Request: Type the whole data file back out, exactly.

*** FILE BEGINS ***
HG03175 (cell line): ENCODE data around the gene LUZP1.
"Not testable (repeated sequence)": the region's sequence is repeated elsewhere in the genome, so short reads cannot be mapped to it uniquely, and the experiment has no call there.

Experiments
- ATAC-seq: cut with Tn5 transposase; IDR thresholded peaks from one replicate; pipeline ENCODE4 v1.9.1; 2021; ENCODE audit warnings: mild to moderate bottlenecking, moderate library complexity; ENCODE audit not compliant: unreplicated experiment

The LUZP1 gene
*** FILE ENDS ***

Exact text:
HG03175 (cell line): ENCODE data around the gene LUZP1.
"Not testable (repeated sequence)": the region's sequence is repeated elsewhere in the genome, so short reads cannot be mapped to it uniquely, and the experiment has no call there.

Experiments
- ATAC-seq: cut with Tn5 transposase; IDR thresholded peaks from one replicate; pipeline ENCODE4 v1.9.1; 2021; ENCODE audit warnings: mild to moderate bottlenecking, moderate library complexity; ENCODE audit not compliant: unreplicated experiment

The LUZP1 gene